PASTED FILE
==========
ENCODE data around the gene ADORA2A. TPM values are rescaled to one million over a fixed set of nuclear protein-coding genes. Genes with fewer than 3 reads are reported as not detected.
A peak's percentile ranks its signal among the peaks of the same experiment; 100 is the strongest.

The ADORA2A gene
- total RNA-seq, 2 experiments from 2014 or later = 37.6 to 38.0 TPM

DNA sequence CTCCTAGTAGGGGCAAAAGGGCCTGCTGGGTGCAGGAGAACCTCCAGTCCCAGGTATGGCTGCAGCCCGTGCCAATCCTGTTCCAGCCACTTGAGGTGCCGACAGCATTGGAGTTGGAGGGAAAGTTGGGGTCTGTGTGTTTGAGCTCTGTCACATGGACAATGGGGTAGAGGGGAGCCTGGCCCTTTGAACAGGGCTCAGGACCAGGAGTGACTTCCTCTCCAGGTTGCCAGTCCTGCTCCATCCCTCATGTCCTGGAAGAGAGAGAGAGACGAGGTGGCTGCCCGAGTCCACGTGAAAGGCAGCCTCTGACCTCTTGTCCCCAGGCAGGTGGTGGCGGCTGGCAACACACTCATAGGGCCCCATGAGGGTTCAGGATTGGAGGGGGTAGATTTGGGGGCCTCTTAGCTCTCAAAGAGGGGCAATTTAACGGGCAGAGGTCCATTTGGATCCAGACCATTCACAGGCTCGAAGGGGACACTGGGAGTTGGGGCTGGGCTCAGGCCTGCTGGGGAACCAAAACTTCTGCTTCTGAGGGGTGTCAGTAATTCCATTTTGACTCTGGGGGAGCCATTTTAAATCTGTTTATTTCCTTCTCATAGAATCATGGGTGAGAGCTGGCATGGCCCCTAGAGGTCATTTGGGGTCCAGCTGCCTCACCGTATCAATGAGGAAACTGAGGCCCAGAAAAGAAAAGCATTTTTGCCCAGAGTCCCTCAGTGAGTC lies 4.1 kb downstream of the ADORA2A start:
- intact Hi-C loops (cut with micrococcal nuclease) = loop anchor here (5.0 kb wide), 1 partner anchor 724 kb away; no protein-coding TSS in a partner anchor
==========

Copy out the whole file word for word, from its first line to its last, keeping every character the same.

ENCODE data around the gene ADORA2A. TPM values are rescaled to one million over a fixed set of nuclear protein-coding genes. Genes with fewer than 3 reads are reported as not detected.
A peak's percentile ranks its signal among the peaks of the same experiment; 100 is the strongest.

The ADORA2A gene
- total RNA-seq, 2 experiments from 2014 or later = 37.6 to 38.0 TPM

DNA sequence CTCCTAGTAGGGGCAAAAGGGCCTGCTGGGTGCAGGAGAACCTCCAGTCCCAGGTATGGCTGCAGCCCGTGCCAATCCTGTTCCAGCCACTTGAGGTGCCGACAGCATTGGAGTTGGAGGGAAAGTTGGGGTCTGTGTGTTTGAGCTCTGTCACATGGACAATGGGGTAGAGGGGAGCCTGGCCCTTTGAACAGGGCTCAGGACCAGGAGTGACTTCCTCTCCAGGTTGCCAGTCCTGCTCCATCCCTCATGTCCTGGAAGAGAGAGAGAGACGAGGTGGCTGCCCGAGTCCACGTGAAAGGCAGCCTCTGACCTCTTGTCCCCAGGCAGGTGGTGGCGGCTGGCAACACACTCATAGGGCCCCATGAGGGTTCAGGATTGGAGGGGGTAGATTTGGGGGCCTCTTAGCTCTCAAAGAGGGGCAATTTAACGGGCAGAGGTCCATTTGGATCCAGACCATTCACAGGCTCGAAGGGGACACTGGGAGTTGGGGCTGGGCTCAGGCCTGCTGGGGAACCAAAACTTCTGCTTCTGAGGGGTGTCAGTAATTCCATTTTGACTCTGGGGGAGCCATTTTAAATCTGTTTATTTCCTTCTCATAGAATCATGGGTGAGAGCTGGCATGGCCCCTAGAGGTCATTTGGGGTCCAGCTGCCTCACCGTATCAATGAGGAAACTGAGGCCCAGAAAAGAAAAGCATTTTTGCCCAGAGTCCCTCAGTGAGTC lies 4.1 kb downstream of the ADORA2A start:
- intact Hi-C loops (cut with micrococcal nuclease) = loop anchor here (5.0 kb wide), 1 partner anchor 724 kb away; no protein-coding TSS in a partner anchor